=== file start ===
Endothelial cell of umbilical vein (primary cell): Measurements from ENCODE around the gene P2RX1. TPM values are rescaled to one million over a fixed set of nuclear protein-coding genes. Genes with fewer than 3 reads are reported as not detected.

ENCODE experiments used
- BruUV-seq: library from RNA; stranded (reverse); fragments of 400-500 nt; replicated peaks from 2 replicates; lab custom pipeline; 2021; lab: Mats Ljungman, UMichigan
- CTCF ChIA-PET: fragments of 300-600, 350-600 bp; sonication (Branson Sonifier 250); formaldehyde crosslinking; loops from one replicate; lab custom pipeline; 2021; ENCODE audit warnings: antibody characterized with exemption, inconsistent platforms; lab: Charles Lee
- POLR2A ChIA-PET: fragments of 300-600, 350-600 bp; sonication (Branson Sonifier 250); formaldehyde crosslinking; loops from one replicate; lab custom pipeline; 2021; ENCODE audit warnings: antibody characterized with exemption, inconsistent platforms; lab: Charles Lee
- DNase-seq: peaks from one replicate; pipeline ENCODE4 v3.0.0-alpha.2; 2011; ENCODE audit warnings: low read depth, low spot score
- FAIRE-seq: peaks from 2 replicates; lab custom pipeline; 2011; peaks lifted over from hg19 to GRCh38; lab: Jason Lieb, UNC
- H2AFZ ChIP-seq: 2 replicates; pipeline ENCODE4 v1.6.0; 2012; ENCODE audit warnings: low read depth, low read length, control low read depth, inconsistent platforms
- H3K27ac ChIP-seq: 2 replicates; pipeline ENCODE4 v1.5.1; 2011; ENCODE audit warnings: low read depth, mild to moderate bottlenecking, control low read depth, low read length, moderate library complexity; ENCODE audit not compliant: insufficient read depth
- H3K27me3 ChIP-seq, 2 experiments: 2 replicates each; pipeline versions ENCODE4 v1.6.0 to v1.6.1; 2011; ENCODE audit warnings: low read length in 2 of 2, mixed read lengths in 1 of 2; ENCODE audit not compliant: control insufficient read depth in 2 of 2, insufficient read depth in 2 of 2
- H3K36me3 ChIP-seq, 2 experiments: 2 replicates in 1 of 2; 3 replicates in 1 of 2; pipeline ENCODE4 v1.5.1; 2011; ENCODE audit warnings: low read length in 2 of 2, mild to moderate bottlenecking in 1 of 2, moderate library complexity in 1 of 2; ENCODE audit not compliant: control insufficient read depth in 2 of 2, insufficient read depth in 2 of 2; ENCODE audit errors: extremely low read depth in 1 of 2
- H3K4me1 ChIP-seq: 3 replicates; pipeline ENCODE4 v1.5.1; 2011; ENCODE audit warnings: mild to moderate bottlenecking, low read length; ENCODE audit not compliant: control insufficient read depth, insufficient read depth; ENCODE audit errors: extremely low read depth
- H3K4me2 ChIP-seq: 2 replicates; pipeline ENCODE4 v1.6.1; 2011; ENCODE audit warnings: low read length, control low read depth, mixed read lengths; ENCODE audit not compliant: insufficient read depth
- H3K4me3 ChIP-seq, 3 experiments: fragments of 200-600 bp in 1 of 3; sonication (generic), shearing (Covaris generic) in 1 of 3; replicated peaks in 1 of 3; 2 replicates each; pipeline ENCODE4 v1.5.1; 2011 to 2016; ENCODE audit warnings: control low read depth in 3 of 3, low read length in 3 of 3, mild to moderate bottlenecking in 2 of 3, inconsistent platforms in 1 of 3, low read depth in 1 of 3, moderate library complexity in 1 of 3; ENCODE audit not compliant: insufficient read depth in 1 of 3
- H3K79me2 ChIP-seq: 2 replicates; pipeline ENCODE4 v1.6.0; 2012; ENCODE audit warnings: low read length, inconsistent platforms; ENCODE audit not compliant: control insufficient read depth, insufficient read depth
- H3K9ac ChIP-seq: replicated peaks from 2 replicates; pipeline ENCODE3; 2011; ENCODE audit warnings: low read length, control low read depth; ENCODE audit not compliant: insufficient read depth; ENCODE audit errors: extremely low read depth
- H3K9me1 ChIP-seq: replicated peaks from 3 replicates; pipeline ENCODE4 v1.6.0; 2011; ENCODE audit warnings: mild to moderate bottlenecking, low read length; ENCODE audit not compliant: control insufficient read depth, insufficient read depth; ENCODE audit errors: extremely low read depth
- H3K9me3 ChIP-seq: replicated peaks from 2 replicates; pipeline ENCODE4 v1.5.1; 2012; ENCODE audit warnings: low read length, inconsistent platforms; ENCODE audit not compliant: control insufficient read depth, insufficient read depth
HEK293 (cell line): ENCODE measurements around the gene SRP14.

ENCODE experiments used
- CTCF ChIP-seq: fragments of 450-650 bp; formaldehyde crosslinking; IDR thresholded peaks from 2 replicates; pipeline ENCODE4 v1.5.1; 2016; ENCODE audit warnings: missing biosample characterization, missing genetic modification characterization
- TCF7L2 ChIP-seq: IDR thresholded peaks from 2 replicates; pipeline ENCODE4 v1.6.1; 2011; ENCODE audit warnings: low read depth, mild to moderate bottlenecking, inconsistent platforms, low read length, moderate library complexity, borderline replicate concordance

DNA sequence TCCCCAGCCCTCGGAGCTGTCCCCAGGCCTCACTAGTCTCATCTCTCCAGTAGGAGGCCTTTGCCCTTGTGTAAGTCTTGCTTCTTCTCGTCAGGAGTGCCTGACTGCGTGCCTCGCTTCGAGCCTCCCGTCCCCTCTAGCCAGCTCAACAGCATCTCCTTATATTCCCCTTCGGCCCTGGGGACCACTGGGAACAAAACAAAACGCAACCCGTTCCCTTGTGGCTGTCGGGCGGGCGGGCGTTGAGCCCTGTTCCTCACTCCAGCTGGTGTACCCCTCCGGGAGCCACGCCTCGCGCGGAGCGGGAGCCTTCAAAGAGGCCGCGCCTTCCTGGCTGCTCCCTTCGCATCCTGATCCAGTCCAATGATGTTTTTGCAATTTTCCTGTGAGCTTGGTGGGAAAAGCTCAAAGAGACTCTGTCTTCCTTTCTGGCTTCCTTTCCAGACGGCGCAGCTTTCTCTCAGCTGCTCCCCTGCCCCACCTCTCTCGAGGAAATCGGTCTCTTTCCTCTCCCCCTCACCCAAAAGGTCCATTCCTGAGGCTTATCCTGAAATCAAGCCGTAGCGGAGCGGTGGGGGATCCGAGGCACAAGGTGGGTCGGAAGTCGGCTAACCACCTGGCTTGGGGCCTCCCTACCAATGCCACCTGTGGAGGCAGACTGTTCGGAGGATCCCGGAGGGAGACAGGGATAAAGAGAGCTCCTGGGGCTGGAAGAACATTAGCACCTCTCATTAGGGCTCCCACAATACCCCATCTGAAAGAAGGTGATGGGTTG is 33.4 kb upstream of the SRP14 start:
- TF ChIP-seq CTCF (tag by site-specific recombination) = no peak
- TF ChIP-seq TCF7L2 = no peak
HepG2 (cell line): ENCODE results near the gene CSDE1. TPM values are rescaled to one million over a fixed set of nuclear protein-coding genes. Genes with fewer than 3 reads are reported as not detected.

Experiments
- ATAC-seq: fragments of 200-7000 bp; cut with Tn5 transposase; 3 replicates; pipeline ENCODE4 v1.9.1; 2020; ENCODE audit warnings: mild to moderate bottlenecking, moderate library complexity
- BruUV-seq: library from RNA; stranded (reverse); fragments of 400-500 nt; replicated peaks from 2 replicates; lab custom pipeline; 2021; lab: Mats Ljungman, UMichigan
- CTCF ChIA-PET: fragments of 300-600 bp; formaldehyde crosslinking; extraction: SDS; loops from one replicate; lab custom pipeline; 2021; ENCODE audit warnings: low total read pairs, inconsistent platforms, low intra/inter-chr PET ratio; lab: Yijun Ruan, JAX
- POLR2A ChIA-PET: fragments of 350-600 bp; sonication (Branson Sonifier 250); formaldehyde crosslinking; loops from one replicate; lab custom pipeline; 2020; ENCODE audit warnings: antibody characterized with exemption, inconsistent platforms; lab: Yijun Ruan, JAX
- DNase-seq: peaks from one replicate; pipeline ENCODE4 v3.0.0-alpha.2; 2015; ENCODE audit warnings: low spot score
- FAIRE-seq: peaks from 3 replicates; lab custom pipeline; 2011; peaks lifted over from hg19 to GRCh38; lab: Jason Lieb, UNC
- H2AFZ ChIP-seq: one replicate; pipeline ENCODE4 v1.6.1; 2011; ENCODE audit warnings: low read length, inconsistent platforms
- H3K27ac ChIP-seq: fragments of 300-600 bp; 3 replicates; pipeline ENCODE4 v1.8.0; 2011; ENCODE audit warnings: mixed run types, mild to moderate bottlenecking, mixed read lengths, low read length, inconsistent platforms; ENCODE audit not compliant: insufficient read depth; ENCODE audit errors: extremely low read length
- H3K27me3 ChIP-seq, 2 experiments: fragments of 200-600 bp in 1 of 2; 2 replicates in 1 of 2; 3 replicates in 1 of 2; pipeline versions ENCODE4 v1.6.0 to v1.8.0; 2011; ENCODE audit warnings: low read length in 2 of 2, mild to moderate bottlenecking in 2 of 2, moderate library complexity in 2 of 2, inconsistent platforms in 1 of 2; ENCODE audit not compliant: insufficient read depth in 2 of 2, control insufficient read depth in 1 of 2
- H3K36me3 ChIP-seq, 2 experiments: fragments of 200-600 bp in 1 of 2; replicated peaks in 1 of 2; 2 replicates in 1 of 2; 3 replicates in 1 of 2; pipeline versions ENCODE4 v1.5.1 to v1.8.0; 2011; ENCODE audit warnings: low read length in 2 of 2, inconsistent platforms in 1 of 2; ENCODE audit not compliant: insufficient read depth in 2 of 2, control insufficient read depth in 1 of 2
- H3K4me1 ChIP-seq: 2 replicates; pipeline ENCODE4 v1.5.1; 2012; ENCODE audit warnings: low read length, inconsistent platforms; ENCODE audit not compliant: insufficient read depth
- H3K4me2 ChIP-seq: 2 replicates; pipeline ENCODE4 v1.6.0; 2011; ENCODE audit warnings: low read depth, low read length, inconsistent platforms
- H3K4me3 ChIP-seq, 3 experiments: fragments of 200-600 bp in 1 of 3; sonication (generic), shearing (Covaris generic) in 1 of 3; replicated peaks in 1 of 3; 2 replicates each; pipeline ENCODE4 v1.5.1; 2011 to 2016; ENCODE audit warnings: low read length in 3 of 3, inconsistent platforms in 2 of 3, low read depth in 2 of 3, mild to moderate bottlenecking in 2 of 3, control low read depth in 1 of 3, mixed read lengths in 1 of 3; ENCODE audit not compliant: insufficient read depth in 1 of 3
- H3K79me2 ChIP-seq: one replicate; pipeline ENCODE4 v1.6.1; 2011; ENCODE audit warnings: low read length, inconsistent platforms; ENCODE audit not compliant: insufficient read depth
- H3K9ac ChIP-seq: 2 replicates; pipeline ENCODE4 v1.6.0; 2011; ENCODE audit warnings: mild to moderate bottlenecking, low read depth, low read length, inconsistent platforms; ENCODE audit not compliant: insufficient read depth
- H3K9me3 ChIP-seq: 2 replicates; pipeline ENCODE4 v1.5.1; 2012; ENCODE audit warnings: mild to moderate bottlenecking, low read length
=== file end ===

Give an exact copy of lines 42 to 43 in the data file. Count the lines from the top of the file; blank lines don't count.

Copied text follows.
- H3K9ac ChIP-seq: 2 replicates; pipeline ENCODE4 v1.6.0; 2011; ENCODE audit warnings: mild to moderate bottlenecking, low read depth, low read length, inconsistent platforms; ENCODE audit not compliant: insufficient read depth
- H3K9me3 ChIP-seq: 2 replicates; pipeline ENCODE4 v1.5.1; 2012; ENCODE audit warnings: mild to moderate bottlenecking, low read length